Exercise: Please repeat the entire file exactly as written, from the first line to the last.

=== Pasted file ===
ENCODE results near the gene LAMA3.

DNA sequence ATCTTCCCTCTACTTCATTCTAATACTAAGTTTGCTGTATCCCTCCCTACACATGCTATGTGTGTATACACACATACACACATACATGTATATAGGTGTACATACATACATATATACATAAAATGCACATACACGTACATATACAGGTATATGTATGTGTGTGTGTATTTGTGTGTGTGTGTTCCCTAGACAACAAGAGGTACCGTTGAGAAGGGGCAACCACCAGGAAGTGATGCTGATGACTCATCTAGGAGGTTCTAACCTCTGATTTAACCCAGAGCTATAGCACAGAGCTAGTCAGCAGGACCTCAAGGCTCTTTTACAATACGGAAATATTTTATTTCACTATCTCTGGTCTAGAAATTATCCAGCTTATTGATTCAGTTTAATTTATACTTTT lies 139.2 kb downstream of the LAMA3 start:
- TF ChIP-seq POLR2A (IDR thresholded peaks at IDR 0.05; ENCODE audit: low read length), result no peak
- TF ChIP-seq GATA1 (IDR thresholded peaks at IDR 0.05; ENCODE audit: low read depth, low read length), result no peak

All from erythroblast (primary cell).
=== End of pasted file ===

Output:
ENCODE results near the gene LAMA3.

DNA sequence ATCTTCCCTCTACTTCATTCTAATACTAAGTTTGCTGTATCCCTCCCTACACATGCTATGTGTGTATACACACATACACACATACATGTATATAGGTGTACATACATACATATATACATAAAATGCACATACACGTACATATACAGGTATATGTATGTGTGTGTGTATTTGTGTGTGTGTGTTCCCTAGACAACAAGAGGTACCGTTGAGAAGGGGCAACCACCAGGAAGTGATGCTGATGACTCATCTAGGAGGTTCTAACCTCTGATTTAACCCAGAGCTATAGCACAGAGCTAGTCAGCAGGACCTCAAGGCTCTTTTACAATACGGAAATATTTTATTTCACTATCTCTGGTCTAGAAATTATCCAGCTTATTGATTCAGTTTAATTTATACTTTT lies 139.2 kb downstream of the LAMA3 start:
- TF ChIP-seq POLR2A (IDR thresholded peaks at IDR 0.05; ENCODE audit: low read length), result no peak
- TF ChIP-seq GATA1 (IDR thresholded peaks at IDR 0.05; ENCODE audit: low read depth, low read length), result no peak

All from erythroblast (primary cell).